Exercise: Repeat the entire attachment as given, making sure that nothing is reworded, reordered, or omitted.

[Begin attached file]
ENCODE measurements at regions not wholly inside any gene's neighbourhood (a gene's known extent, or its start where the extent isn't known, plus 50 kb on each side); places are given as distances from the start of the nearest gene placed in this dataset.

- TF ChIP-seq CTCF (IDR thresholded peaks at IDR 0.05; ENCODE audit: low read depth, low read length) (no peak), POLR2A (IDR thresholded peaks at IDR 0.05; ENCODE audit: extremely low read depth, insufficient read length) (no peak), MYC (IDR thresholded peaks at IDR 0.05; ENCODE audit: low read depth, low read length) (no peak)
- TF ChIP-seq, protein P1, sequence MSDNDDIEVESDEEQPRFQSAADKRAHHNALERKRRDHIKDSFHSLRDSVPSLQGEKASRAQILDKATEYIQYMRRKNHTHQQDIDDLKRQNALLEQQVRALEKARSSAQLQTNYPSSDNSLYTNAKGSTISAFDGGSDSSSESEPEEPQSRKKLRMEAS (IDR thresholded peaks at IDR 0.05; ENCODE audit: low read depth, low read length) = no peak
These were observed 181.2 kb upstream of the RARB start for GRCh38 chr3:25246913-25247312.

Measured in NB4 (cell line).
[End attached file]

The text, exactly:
ENCODE measurements at regions not wholly inside any gene's neighbourhood (a gene's known extent, or its start where the extent isn't known, plus 50 kb on each side); places are given as distances from the start of the nearest gene placed in this dataset.

- TF ChIP-seq CTCF (IDR thresholded peaks at IDR 0.05; ENCODE audit: low read depth, low read length) (no peak), POLR2A (IDR thresholded peaks at IDR 0.05; ENCODE audit: extremely low read depth, insufficient read length) (no peak), MYC (IDR thresholded peaks at IDR 0.05; ENCODE audit: low read depth, low read length) (no peak)
- TF ChIP-seq, protein P1, sequence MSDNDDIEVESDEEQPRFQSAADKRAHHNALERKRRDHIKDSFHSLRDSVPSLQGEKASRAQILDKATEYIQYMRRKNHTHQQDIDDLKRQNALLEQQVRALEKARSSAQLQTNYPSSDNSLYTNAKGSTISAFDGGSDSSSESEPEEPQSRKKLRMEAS (IDR thresholded peaks at IDR 0.05; ENCODE audit: low read depth, low read length) = no peak
These were observed 181.2 kb upstream of the RARB start for GRCh38 chr3:25246913-25247312.

Measured in NB4 (cell line).